The Latvian installation and video artist Krišs Salmanis (1977) has had several solo shows in Latvia and Germany, and has taken part in more than 60 group shows throughout the world. Salmanis' exhibition "The Lost Ones" (2009) earned him a spot as a finalist for the prestigious Latvian art award, the Purvītis Prize, at the start of 2011; in autumn of the same year, he was among three finalists for the international Henkel Art Award. His works are part of museum collections in Latvia and Estonia, and are included in the Central and Eastern European video-art archive Transitland.
I am a Rigan. I'm always mixing up street names and architect names; the city's history is something I newly discover every time I start to study it. But I know where kim? is, and I also know the fastest way to get to the Contemporary Art Center of Latvia, Alma gallery, and the art center at VEF. I rarely look around myself on my daily comings and goings. However, Riga even surprises those who are used to it.
The real Latvian Folksong Cabinet
Currently, it's still on view to the public, at the Academy of Sciences. It's best to call the Latvian Folklore Archive on the 15th floor (67228632) in advance, but sometimes you can get lucky by just showing up unannounced. Right next to the cabinet is a wooden box for French cigarette wrapping-papers. The "father" of the folksongs, Krišjānis Barons, was a heavy smoker and used the boxes for storing his catalog of folksongs. The little pieces of paper he used were made to fit the boxes; later, the cabinet was custom-made to accommodate the slips of paper.
The Jugendstil/Art Nouveau Museum
It's in a flat, where the architect Konstantīns Pēkšēns used to live at the beginning of the 20th century; he's one of the few who's name I remember, and I think I'd recognize his style. Once, before 2001 made it fashionable, I was very interested in Arab calligraphy. That's when I found out that one hundred years earlier, a similar interest was had by this architect, whose buildings often featured Moorish art motifs. I don't recall seeing anything Middle-eastern at this Albert Street museum, but it has a bunch of other sources of inspiration for those interested in setting up elegant, bourgeois flats.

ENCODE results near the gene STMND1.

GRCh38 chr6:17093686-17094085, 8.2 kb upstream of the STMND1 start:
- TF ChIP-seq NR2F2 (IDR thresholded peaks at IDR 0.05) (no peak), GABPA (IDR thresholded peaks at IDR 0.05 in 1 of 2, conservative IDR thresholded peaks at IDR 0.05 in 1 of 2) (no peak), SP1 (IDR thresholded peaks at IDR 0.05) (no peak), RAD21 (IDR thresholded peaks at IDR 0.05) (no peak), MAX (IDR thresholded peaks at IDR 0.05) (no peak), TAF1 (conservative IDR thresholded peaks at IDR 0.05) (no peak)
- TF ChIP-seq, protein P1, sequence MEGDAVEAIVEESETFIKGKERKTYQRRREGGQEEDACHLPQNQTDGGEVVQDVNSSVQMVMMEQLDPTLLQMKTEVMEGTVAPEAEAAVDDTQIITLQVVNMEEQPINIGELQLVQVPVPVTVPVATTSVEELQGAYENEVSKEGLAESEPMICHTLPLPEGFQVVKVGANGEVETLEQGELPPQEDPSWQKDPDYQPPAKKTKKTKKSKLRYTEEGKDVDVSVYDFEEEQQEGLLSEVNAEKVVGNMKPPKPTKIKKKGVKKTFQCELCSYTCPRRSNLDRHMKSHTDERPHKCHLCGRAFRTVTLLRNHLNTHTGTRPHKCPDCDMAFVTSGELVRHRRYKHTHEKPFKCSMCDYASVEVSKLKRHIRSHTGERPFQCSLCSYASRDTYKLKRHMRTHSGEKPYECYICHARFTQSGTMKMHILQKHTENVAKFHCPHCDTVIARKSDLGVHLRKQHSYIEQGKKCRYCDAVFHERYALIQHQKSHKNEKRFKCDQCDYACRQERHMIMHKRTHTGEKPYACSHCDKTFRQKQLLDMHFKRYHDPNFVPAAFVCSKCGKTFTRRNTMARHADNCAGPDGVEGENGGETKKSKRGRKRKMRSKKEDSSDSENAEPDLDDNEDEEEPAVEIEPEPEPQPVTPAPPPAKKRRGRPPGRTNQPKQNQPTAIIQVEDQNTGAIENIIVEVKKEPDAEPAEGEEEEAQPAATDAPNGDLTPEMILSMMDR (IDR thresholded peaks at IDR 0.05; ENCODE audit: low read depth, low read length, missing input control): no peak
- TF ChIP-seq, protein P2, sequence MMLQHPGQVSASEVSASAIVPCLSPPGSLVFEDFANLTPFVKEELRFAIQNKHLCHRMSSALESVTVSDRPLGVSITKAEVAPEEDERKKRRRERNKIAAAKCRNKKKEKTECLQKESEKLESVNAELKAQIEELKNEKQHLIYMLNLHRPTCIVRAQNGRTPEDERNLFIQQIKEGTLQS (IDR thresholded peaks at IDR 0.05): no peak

The retro streetcar
It isn't driven by the man with the black beard and beret of my childhood anymore, but the experience is amazing nevertheless. If you miss getting off to see the wonderful establishments of Miera Street (bars and cake places, shops selling fashionably aged and simply fashionable things, night-life at the club Piens and great burger places in the neighborhood of the Valmiermuižas shop), then just keep going. Past Tabakas fabrika, where a new, creative district is taking shape, past the Great Cemetery (wherein lies buried our previously-mentioned "father of folksongs"), and across the Brasa Bridge. Do get off of the streetcar here, because cemeteries are important, and there are many of them here. You will have already read about the Brāļu kapi (Cemetery of Brothers), and the Mežakapi (Forest Cemetery) is also too great of a subject for such a short piece as this, which is just meant to while away your time. But behind these cemeteries, on the left side of Varoņu Street, is something that I noticed just recently - the 7 meter-high, granite Victory Column, now overgrown with weeds and grass. It was erected by merchants to honor the Russian tzar's victory over Napoleon, but now the almost-hundred-year-old great, big slab is just waiting for a better use. I think Riga could use some more seesaws.
The skate-park by Vairoga and Gaujas Streets
My latest find to bring me joy. It looks like instead of burning down the old sheds, the boys of the Čiekurkalns district like to take them apart and put them together into new, moving combinations.
Buying the ex-president's socks at Čiekurkalna Market
"All loyal citizens of this country will definitely want to purchase the same socks that, until recently, now-ex-President Zatlers wore! Buy socks here - from Mrs. Dusja! Cheap and prestigious!" A logical conclusion to a long walk. And right next door you have produce, scrap metal, and colorful characters galore.
Dear visitor to Riga - if possible, head on this, and other walks, together with a native. At first, your excitement about the sights might make him wonder, but after a while, he'll start to believe you. And when you part, with a pride long not felt, he just may think to himself: "I am a Rigan."
Keywords: Riga, Latvia